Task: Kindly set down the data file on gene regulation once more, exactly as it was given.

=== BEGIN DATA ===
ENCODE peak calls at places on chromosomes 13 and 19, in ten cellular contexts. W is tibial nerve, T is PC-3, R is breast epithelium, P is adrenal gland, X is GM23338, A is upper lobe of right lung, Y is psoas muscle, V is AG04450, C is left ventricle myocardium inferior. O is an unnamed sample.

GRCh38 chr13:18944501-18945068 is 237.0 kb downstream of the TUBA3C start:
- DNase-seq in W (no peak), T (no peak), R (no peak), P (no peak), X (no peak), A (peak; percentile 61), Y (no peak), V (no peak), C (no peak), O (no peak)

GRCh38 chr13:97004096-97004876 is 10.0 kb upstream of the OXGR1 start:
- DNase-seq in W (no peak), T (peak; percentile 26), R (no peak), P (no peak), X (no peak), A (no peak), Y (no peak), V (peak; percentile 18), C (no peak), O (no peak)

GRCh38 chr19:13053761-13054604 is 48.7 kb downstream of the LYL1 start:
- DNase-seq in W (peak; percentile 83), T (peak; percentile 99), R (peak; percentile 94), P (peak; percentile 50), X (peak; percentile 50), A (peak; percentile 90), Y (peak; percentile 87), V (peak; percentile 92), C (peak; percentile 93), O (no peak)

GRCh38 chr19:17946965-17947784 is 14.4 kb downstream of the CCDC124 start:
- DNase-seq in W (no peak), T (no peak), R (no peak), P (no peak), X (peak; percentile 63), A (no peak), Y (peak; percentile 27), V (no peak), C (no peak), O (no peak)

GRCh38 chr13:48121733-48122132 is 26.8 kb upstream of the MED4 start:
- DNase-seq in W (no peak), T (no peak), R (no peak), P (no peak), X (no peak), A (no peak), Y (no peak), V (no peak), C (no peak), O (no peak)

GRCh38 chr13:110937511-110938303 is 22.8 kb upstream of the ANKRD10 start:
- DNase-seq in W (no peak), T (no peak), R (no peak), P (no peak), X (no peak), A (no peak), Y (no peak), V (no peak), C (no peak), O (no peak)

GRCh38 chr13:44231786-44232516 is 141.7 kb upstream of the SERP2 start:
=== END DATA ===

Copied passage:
ENCODE peak calls at places on chromosomes 13 and 19, in ten cellular contexts. W is tibial nerve, T is PC-3, R is breast epithelium, P is adrenal gland, X is GM23338, A is upper lobe of right lung, Y is psoas muscle, V is AG04450, C is left ventricle myocardium inferior. O is an unnamed sample.

GRCh38 chr13:18944501-18945068 is 237.0 kb downstream of the TUBA3C start:
- DNase-seq in W (no peak), T (no peak), R (no peak), P (no peak), X (no peak), A (peak; percentile 61), Y (no peak), V (no peak), C (no peak), O (no peak)

GRCh38 chr13:97004096-97004876 is 10.0 kb upstream of the OXGR1 start:
- DNase-seq in W (no peak), T (peak; percentile 26), R (no peak), P (no peak), X (no peak), A (no peak), Y (no peak), V (peak; percentile 18), C (no peak), O (no peak)

GRCh38 chr19:13053761-13054604 is 48.7 kb downstream of the LYL1 start:
- DNase-seq in W (peak; percentile 83), T (peak; percentile 99), R (peak; percentile 94), P (peak; percentile 50), X (peak; percentile 50), A (peak; percentile 90), Y (peak; percentile 87), V (peak; percentile 92), C (peak; percentile 93), O (no peak)

GRCh38 chr19:17946965-17947784 is 14.4 kb downstream of the CCDC124 start:
- DNase-seq in W (no peak), T (no peak), R (no peak), P (no peak), X (peak; percentile 63), A (no peak), Y (peak; percentile 27), V (no peak), C (no peak), O (no peak)

GRCh38 chr13:48121733-48122132 is 26.8 kb upstream of the MED4 start:
- DNase-seq in W (no peak), T (no peak), R (no peak), P (no peak), X (no peak), A (no peak), Y (no peak), V (no peak), C (no peak), O (no peak)

GRCh38 chr13:110937511-110938303 is 22.8 kb upstream of the ANKRD10 start:
- DNase-seq in W (no peak), T (no peak), R (no peak), P (no peak), X (no peak), A (no peak), Y (no peak), V (no peak), C (no peak), O (no peak)

GRCh38 chr13:44231786-44232516 is 141.7 kb upstream of the SERP2 start: